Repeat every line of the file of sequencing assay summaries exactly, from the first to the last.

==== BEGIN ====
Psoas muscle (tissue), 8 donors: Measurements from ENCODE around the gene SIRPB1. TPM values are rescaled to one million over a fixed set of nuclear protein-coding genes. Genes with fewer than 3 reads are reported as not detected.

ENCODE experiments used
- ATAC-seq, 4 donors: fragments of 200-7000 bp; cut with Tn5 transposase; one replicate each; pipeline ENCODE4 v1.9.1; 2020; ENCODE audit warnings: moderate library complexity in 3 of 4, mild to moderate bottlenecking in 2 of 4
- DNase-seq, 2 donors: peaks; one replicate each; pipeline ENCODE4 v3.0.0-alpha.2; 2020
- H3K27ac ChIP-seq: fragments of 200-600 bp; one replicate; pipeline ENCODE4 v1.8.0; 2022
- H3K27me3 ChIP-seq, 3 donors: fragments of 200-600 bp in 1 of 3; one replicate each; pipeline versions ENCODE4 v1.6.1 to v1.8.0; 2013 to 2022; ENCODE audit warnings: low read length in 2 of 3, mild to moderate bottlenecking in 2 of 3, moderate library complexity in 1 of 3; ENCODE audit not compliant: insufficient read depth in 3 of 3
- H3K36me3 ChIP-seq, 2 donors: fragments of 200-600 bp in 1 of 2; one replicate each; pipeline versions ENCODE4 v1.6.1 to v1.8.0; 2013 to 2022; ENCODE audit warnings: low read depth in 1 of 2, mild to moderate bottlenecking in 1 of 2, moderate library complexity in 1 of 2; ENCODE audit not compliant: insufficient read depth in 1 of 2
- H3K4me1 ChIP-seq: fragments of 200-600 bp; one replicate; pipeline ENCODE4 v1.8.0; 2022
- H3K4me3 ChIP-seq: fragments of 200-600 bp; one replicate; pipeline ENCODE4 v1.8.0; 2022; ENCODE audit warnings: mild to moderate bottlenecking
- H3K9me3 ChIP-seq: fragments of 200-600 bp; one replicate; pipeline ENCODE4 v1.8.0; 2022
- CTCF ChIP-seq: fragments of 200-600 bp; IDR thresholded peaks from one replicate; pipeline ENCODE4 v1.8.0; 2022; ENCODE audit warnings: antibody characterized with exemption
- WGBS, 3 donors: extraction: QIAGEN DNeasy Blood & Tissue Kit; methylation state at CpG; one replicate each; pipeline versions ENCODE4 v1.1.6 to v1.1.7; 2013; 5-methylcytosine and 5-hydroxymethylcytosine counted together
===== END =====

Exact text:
Psoas muscle (tissue), 8 donors: Measurements from ENCODE around the gene SIRPB1. TPM values are rescaled to one million over a fixed set of nuclear protein-coding genes. Genes with fewer than 3 reads are reported as not detected.

ENCODE experiments used
- ATAC-seq, 4 donors: fragments of 200-7000 bp; cut with Tn5 transposase; one replicate each; pipeline ENCODE4 v1.9.1; 2020; ENCODE audit warnings: moderate library complexity in 3 of 4, mild to moderate bottlenecking in 2 of 4
- DNase-seq, 2 donors: peaks; one replicate each; pipeline ENCODE4 v3.0.0-alpha.2; 2020
- H3K27ac ChIP-seq: fragments of 200-600 bp; one replicate; pipeline ENCODE4 v1.8.0; 2022
- H3K27me3 ChIP-seq, 3 donors: fragments of 200-600 bp in 1 of 3; one replicate each; pipeline versions ENCODE4 v1.6.1 to v1.8.0; 2013 to 2022; ENCODE audit warnings: low read length in 2 of 3, mild to moderate bottlenecking in 2 of 3, moderate library complexity in 1 of 3; ENCODE audit not compliant: insufficient read depth in 3 of 3
- H3K36me3 ChIP-seq, 2 donors: fragments of 200-600 bp in 1 of 2; one replicate each; pipeline versions ENCODE4 v1.6.1 to v1.8.0; 2013 to 2022; ENCODE audit warnings: low read depth in 1 of 2, mild to moderate bottlenecking in 1 of 2, moderate library complexity in 1 of 2; ENCODE audit not compliant: insufficient read depth in 1 of 2
- H3K4me1 ChIP-seq: fragments of 200-600 bp; one replicate; pipeline ENCODE4 v1.8.0; 2022
- H3K4me3 ChIP-seq: fragments of 200-600 bp; one replicate; pipeline ENCODE4 v1.8.0; 2022; ENCODE audit warnings: mild to moderate bottlenecking
- H3K9me3 ChIP-seq: fragments of 200-600 bp; one replicate; pipeline ENCODE4 v1.8.0; 2022
- CTCF ChIP-seq: fragments of 200-600 bp; IDR thresholded peaks from one replicate; pipeline ENCODE4 v1.8.0; 2022; ENCODE audit warnings: antibody characterized with exemption
- WGBS, 3 donors: extraction: QIAGEN DNeasy Blood & Tissue Kit; methylation state at CpG; one replicate each; pipeline versions ENCODE4 v1.1.6 to v1.1.7; 2013; 5-methylcytosine and 5-hydroxymethylcytosine counted together